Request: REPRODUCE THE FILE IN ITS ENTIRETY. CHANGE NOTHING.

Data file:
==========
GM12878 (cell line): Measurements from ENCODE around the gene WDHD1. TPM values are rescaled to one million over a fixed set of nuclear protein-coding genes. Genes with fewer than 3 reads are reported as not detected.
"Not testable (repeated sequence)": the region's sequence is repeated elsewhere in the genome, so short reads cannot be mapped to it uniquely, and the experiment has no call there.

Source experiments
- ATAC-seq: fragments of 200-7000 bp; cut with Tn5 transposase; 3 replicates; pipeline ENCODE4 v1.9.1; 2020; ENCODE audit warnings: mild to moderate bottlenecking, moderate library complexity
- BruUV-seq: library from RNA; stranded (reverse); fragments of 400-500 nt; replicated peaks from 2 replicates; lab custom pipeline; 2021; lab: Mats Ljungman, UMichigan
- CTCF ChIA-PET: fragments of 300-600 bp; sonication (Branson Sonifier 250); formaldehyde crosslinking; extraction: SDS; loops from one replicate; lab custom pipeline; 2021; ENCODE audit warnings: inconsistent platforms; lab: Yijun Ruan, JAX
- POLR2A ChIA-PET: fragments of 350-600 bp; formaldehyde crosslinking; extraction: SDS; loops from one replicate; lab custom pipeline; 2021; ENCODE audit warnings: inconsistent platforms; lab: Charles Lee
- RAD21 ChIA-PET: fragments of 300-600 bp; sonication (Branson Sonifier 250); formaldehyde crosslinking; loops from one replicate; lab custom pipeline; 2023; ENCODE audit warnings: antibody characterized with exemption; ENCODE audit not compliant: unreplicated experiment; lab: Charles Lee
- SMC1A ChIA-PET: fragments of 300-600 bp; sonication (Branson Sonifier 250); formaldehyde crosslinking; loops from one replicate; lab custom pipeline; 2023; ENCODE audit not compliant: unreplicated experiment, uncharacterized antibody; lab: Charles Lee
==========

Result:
GM12878 (cell line): Measurements from ENCODE around the gene WDHD1. TPM values are rescaled to one million over a fixed set of nuclear protein-coding genes. Genes with fewer than 3 reads are reported as not detected.
"Not testable (repeated sequence)": the region's sequence is repeated elsewhere in the genome, so short reads cannot be mapped to it uniquely, and the experiment has no call there.

Source experiments
- ATAC-seq: fragments of 200-7000 bp; cut with Tn5 transposase; 3 replicates; pipeline ENCODE4 v1.9.1; 2020; ENCODE audit warnings: mild to moderate bottlenecking, moderate library complexity
- BruUV-seq: library from RNA; stranded (reverse); fragments of 400-500 nt; replicated peaks from 2 replicates; lab custom pipeline; 2021; lab: Mats Ljungman, UMichigan
- CTCF ChIA-PET: fragments of 300-600 bp; sonication (Branson Sonifier 250); formaldehyde crosslinking; extraction: SDS; loops from one replicate; lab custom pipeline; 2021; ENCODE audit warnings: inconsistent platforms; lab: Yijun Ruan, JAX
- POLR2A ChIA-PET: fragments of 350-600 bp; formaldehyde crosslinking; extraction: SDS; loops from one replicate; lab custom pipeline; 2021; ENCODE audit warnings: inconsistent platforms; lab: Charles Lee
- RAD21 ChIA-PET: fragments of 300-600 bp; sonication (Branson Sonifier 250); formaldehyde crosslinking; loops from one replicate; lab custom pipeline; 2023; ENCODE audit warnings: antibody characterized with exemption; ENCODE audit not compliant: unreplicated experiment; lab: Charles Lee
- SMC1A ChIA-PET: fragments of 300-600 bp; sonication (Branson Sonifier 250); formaldehyde crosslinking; loops from one replicate; lab custom pipeline; 2023; ENCODE audit not compliant: unreplicated experiment, uncharacterized antibody; lab: Charles Lee